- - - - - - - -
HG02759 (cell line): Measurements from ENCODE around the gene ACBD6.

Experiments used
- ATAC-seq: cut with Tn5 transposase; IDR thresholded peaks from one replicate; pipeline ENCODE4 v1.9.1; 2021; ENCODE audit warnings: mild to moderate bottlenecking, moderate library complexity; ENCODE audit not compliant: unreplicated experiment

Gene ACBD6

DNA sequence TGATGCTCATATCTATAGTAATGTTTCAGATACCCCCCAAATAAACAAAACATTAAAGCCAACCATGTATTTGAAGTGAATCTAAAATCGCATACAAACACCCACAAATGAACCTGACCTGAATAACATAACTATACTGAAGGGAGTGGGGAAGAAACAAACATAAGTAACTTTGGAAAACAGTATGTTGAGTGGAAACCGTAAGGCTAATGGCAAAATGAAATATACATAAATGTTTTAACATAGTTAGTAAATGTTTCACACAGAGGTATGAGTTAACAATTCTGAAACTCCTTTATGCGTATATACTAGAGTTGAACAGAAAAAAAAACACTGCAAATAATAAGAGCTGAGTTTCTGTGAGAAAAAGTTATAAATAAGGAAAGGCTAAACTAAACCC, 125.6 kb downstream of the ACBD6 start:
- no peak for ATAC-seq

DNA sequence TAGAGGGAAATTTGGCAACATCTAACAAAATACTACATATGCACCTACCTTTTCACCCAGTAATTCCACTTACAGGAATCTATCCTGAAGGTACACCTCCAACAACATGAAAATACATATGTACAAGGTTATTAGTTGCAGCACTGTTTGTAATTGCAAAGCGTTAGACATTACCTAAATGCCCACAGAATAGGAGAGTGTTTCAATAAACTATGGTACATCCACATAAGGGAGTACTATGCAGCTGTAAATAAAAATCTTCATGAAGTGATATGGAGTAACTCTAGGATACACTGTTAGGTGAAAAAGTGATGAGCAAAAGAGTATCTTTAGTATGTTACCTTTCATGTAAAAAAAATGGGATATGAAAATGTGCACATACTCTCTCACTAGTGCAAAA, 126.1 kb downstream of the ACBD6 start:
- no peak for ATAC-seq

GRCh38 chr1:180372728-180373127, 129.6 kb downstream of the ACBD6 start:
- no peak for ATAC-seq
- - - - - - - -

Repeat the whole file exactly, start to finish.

HG02759 (cell line): Measurements from ENCODE around the gene ACBD6.

Experiments used
- ATAC-seq: cut with Tn5 transposase; IDR thresholded peaks from one replicate; pipeline ENCODE4 v1.9.1; 2021; ENCODE audit warnings: mild to moderate bottlenecking, moderate library complexity; ENCODE audit not compliant: unreplicated experiment

Gene ACBD6

DNA sequence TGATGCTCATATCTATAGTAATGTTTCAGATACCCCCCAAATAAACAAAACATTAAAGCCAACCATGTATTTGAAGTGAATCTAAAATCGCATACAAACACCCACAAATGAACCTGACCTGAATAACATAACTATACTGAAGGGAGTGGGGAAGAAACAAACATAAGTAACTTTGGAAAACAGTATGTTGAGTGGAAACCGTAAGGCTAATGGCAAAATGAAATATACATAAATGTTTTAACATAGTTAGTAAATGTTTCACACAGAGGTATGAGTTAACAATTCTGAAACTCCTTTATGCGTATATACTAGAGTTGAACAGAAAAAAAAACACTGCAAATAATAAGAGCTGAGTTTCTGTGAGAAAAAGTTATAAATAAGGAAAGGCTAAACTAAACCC, 125.6 kb downstream of the ACBD6 start:
- no peak for ATAC-seq

DNA sequence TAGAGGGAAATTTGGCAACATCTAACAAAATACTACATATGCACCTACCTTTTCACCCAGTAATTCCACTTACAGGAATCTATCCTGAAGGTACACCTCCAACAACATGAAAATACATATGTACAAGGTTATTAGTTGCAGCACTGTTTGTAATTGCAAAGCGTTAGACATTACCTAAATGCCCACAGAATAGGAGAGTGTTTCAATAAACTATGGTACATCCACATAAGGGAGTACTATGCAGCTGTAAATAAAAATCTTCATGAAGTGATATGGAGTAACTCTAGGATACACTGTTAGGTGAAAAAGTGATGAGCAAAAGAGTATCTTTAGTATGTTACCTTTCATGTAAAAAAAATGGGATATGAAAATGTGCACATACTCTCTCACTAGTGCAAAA, 126.1 kb downstream of the ACBD6 start:
- no peak for ATAC-seq

GRCh38 chr1:180372728-180373127, 129.6 kb downstream of the ACBD6 start:
- no peak for ATAC-seq